And, man oh man, does all of that strung-out syntax bring us crashing back to Dick Allen, who contains more multitudes than William Carlos Williams' siren call or a universe full of Whitman's samplers--a man who discovered, like our outgoing president, that backlash is more powerful, more relentless, more festering than any force in the dark heart of white America.
Dick Allen did not bear his burdens with grace while he was playing baseball, and that--and the impact of the backlash that imprinted itself on his brilliant but mercurial career--is why he remains an outsider to this day, both in terms of the world at large and in the tiny circle of faux-meritocracy that we clench our throats to call the Baseball Hall of Fame.
Baseball had the healing moment for the 1960s--that frenetic and foul decade that continues to split the country into shards of hate--in its hands for many, many years. It had a chance for one of the great symbolic moments in its history, simply waiting for--no, not inspiration, but mere common sense. It had two players who represented the polarities of the 1960s, the frenzy and the frustration from all sides, the warp and the woof in that tensed canvas of a history that so many have since taken in vain.
The game didn't come easily for Santo--while he was a difficult, daunting personality, he was driven to succeed and arguably overworked himself into a premature exit--one of the reasons that it took so long for him to finally be inducted into the Hall of Fame. Allen, by contrast, made what he did at the plate look easy: he was so good at it, despite imperfect eyesight, that he knew he didn't need to go through what he considered to be the needless rigors of spring training, or pre-game hitting practice. He knew how to marshal his talents, and he kept everyone away from them. Santo kept everyone away by being the most belligerent obsessive-compulsive on any diamond that he inhabited.
Had those words been tempered with mercy and an actual understanding of what was happening in the 60s and 70s, they could have led to the healing event that baseball needed and will never get--the seemingly unimaginable embrace of the Silent Majority and the "Black Maudit." Santo, wheeled onto the dais to give a tear-stained speech about his love of the game and the value of forgiving one's enemies, particularly oneself; Allen, striding with a gingerly grace, admitting that he'd hoped for the honor despite his pose of unwavering indifference and resignation, turning to Santo and saying to him, "Look, Ron, this time we really are teammates...and God bless you."
It should have happened in 2009, the year we installed an African-American in the White House, before he spent too much time trying to appease the forces of white darkness that would look to thwart and hound his every move, and turn back the clock in favor of oligarchy, sexism, and fear-based hate. Those two elderly ballplayers, on the Cooperstown dais on a Sunday not too far removed from the fourth of July, would have told the country that it was finally all right to quit fighting about the 1960s, to put it behind us at last--to let go.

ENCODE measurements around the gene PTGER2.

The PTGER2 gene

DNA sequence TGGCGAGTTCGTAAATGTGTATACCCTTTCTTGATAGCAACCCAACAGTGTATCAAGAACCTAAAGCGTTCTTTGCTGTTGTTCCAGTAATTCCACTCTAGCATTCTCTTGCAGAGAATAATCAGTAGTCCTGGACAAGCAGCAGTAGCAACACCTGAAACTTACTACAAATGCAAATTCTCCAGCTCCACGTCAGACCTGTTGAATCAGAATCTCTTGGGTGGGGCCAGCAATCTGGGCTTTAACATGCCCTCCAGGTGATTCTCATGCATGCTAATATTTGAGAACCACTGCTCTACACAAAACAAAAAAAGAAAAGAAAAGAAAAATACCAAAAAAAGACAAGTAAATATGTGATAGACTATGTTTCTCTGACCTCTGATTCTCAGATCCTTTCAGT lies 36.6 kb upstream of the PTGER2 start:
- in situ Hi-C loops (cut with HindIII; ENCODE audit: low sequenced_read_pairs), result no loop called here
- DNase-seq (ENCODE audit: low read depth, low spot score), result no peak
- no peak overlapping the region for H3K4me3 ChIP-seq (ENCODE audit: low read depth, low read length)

That may be due to the fact that Nathanson often fails to get the flavor of Allen the ballplayer into his narrative. A careful, even-handed recitation of Allen's life as a lightning rod is detailed to a fault, but it rarely brings alive what Allen's presence on a baseball field was like--which was electric in the extreme. In his rush to examine the 1976 season as an example of how Allen could not step away from controversy when it came to management's attitude toward minority players, he undersells Allen's on-field contributions. Pointing out that Allen had only seven home runs in late June, he omits to mention that this total had been amassed in 119 ABs, a ratio that works out to a total of at least 30 HRs over an entire season. He mentions that Allen bristled at being dropped to seventh in the batting order, but he omits the fact that Dick was put back in the fifth slot after hitting .395 in the twelve games he hit from the #7 slot. In short, the world doesn't know (and mostly doesn't want to know) that Allen, when healthy in 1976, was close to his usual self (155 OPS+).
|The man who made it look easy at the plate played hard on |
the field...maybe too hard: he had more than his share of injuries.
As we've said many times, the Hall of Fame needs to be as large and inclusive as it can be in order to maximize its own scope and impact--it must reach out to all the people in order to make its message synonymous with the real meaning of the fourth of July, which is not flag-waving and liquor consumption but "life, liberty and the pursuit of happiness." Those who would tamper with others in those latter elemental efforts should find themselves in front of the kangaroo court that they've allowed to be installed in the so-called highest legal institution of the land and be forced to take the Fifth Amendment in response to relentless and protracted questioning.